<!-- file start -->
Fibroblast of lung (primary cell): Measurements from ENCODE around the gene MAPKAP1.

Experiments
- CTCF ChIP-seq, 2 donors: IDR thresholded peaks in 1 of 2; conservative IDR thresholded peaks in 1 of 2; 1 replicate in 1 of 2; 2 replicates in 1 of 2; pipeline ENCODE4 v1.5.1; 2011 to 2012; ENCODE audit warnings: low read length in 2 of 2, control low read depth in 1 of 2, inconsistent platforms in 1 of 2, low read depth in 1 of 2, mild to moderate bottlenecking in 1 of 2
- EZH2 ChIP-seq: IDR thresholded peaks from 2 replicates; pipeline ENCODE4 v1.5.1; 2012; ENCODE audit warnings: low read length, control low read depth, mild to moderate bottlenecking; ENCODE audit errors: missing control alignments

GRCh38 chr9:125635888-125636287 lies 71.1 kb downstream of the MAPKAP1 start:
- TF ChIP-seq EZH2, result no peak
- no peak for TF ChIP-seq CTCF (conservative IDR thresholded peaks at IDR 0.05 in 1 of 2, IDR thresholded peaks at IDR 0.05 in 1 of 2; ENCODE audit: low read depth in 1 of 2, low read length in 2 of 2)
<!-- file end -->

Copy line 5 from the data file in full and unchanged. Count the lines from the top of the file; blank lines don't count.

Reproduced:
GRCh38 chr9:125635888-125636287 lies 71.1 kb downstream of the MAPKAP1 start: